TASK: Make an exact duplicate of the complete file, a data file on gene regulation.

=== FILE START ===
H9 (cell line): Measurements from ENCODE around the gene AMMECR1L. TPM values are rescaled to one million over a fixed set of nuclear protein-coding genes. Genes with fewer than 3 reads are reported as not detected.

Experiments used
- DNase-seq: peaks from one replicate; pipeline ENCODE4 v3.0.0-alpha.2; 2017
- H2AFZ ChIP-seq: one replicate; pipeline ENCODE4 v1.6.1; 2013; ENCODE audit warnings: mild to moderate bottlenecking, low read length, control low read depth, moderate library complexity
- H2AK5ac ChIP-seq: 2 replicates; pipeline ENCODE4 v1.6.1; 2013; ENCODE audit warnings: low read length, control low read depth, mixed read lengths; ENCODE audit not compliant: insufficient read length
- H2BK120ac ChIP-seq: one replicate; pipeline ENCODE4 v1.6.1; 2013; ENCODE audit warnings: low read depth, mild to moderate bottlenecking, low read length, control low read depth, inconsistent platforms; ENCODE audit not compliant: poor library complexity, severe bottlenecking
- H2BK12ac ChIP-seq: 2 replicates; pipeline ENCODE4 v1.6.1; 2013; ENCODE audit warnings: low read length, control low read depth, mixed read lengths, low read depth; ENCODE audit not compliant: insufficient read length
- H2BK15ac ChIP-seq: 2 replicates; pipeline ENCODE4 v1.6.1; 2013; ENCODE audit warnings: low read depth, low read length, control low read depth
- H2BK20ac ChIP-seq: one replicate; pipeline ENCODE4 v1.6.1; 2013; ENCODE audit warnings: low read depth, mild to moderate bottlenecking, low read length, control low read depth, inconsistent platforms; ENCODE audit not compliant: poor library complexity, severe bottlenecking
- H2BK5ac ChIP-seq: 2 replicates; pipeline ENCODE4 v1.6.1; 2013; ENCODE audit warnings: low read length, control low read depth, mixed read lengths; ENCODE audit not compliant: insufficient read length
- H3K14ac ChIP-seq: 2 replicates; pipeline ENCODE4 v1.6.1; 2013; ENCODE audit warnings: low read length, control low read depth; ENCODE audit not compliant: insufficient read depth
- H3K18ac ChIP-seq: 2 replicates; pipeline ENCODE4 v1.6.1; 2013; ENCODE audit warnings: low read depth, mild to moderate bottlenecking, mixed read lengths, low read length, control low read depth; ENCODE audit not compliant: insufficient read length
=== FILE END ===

H9 (cell line): Measurements from ENCODE around the gene AMMECR1L. TPM values are rescaled to one million over a fixed set of nuclear protein-coding genes. Genes with fewer than 3 reads are reported as not detected.

Experiments used
- DNase-seq: peaks from one replicate; pipeline ENCODE4 v3.0.0-alpha.2; 2017
- H2AFZ ChIP-seq: one replicate; pipeline ENCODE4 v1.6.1; 2013; ENCODE audit warnings: mild to moderate bottlenecking, low read length, control low read depth, moderate library complexity
- H2AK5ac ChIP-seq: 2 replicates; pipeline ENCODE4 v1.6.1; 2013; ENCODE audit warnings: low read length, control low read depth, mixed read lengths; ENCODE audit not compliant: insufficient read length
- H2BK120ac ChIP-seq: one replicate; pipeline ENCODE4 v1.6.1; 2013; ENCODE audit warnings: low read depth, mild to moderate bottlenecking, low read length, control low read depth, inconsistent platforms; ENCODE audit not compliant: poor library complexity, severe bottlenecking
- H2BK12ac ChIP-seq: 2 replicates; pipeline ENCODE4 v1.6.1; 2013; ENCODE audit warnings: low read length, control low read depth, mixed read lengths, low read depth; ENCODE audit not compliant: insufficient read length
- H2BK15ac ChIP-seq: 2 replicates; pipeline ENCODE4 v1.6.1; 2013; ENCODE audit warnings: low read depth, low read length, control low read depth
- H2BK20ac ChIP-seq: one replicate; pipeline ENCODE4 v1.6.1; 2013; ENCODE audit warnings: low read depth, mild to moderate bottlenecking, low read length, control low read depth, inconsistent platforms; ENCODE audit not compliant: poor library complexity, severe bottlenecking
- H2BK5ac ChIP-seq: 2 replicates; pipeline ENCODE4 v1.6.1; 2013; ENCODE audit warnings: low read length, control low read depth, mixed read lengths; ENCODE audit not compliant: insufficient read length
- H3K14ac ChIP-seq: 2 replicates; pipeline ENCODE4 v1.6.1; 2013; ENCODE audit warnings: low read length, control low read depth; ENCODE audit not compliant: insufficient read depth
- H3K18ac ChIP-seq: 2 replicates; pipeline ENCODE4 v1.6.1; 2013; ENCODE audit warnings: low read depth, mild to moderate bottlenecking, mixed read lengths, low read length, control low read depth; ENCODE audit not compliant: insufficient read length